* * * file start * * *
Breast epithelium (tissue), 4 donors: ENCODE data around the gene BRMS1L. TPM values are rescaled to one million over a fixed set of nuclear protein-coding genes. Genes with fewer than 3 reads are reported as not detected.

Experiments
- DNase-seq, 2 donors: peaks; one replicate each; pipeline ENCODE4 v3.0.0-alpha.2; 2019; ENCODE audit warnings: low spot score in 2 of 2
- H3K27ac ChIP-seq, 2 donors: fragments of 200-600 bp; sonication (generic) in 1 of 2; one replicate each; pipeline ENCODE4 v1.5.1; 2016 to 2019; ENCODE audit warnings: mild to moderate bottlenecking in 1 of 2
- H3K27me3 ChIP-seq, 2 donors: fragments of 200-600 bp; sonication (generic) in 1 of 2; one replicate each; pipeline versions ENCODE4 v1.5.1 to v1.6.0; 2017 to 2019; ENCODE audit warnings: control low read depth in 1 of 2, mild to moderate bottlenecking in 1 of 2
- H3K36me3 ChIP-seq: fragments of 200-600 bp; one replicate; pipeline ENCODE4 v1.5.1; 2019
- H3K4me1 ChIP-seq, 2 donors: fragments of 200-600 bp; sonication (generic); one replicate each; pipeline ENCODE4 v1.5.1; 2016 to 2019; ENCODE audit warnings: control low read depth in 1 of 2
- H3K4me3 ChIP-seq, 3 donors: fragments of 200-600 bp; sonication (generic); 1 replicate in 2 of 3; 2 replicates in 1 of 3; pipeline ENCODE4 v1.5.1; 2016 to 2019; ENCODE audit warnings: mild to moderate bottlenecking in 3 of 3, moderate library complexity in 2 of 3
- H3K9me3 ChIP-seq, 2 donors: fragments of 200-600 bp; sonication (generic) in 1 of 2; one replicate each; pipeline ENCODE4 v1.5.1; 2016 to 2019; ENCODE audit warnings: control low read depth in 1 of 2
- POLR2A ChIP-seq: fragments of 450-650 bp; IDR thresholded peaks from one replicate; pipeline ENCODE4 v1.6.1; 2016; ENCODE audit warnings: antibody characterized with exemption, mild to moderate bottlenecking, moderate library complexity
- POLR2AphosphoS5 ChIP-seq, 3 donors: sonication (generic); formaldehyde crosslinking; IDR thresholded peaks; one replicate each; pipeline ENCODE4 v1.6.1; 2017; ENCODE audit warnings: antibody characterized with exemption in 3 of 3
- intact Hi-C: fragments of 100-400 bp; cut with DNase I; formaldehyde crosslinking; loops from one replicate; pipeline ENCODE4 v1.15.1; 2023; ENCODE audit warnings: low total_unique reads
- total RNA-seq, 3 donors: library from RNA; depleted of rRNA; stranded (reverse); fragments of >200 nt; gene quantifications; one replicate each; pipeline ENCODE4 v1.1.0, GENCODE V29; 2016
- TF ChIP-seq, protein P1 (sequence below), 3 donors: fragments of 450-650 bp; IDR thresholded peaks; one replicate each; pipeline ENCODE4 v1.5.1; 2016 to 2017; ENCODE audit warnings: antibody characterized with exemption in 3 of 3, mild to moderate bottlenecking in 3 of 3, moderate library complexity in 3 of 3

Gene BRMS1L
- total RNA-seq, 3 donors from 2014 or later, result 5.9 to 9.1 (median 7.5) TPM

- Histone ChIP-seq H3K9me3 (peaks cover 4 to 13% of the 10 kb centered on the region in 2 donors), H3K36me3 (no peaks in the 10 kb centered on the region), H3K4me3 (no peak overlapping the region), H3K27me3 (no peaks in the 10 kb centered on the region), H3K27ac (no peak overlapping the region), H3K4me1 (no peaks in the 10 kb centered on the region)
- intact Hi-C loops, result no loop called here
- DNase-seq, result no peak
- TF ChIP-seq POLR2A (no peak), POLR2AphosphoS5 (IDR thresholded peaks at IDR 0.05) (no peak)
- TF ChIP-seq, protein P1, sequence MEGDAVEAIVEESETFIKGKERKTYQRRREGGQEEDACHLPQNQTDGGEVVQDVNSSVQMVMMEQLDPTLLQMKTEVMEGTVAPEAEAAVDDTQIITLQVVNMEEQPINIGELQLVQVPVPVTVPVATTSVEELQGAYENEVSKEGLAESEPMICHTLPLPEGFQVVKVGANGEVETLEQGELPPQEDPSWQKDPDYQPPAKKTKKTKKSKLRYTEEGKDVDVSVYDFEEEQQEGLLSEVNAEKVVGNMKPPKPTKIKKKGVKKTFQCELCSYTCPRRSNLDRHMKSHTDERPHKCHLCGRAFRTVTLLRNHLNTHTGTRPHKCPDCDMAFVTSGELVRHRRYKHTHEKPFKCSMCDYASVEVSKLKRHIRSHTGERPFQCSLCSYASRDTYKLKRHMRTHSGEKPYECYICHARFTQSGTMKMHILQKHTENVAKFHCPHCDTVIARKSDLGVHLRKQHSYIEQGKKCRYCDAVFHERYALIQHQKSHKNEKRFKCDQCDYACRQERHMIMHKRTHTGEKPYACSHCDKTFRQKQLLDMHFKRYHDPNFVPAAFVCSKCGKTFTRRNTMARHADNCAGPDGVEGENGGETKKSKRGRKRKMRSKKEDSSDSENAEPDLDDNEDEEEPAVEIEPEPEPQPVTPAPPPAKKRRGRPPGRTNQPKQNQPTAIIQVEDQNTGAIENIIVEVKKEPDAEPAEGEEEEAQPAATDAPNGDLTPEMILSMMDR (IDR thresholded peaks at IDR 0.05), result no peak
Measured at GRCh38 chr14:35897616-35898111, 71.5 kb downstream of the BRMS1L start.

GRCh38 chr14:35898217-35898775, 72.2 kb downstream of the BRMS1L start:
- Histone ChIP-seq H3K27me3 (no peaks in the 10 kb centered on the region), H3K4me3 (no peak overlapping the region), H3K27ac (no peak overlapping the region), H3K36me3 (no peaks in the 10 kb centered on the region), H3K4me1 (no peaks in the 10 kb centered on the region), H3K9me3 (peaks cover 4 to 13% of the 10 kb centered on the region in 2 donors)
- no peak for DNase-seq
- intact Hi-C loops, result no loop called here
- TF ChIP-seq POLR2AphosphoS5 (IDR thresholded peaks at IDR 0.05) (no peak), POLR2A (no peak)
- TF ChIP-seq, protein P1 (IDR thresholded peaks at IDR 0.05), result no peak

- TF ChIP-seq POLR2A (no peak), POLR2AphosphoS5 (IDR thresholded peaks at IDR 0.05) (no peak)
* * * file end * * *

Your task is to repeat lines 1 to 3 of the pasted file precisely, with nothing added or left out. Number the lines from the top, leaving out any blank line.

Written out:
Breast epithelium (tissue), 4 donors: ENCODE data around the gene BRMS1L. TPM values are rescaled to one million over a fixed set of nuclear protein-coding genes. Genes with fewer than 3 reads are reported as not detected.

Experiments
- DNase-seq, 2 donors: peaks; one replicate each; pipeline ENCODE4 v3.0.0-alpha.2; 2019; ENCODE audit warnings: low spot score in 2 of 2